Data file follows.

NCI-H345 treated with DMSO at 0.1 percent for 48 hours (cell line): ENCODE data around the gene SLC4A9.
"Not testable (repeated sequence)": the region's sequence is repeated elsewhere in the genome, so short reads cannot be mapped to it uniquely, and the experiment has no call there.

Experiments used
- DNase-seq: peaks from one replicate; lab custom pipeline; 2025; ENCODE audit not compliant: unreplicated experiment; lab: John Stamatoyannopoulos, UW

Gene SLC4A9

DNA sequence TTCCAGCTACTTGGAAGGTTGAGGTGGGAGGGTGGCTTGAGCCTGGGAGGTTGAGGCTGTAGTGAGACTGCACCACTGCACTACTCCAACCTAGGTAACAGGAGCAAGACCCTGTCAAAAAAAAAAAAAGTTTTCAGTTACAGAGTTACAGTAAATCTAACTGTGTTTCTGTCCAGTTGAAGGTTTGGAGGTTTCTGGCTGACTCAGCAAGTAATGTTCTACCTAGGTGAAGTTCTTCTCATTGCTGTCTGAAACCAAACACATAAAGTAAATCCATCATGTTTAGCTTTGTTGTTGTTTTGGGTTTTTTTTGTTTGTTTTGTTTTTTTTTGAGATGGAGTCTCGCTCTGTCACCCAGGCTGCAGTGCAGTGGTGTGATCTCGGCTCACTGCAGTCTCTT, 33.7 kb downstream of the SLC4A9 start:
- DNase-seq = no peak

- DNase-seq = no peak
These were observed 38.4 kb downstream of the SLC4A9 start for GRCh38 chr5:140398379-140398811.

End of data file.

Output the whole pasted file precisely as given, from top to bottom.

NCI-H345 treated with DMSO at 0.1 percent for 48 hours (cell line): ENCODE data around the gene SLC4A9.
"Not testable (repeated sequence)": the region's sequence is repeated elsewhere in the genome, so short reads cannot be mapped to it uniquely, and the experiment has no call there.

Experiments used
- DNase-seq: peaks from one replicate; lab custom pipeline; 2025; ENCODE audit not compliant: unreplicated experiment; lab: John Stamatoyannopoulos, UW

Gene SLC4A9

DNA sequence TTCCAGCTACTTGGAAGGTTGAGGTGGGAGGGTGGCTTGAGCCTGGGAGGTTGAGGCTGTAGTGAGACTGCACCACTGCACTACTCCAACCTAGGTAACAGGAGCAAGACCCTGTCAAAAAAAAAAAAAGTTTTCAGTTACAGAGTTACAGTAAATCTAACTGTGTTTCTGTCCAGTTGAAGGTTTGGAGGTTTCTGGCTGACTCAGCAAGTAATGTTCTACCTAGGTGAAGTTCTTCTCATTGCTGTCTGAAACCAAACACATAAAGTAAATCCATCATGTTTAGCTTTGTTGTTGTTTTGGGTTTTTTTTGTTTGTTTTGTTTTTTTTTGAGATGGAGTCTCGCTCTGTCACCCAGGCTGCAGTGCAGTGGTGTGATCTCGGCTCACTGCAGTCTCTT, 33.7 kb downstream of the SLC4A9 start:
- DNase-seq = no peak

- DNase-seq = no peak
These were observed 38.4 kb downstream of the SLC4A9 start for GRCh38 chr5:140398379-140398811.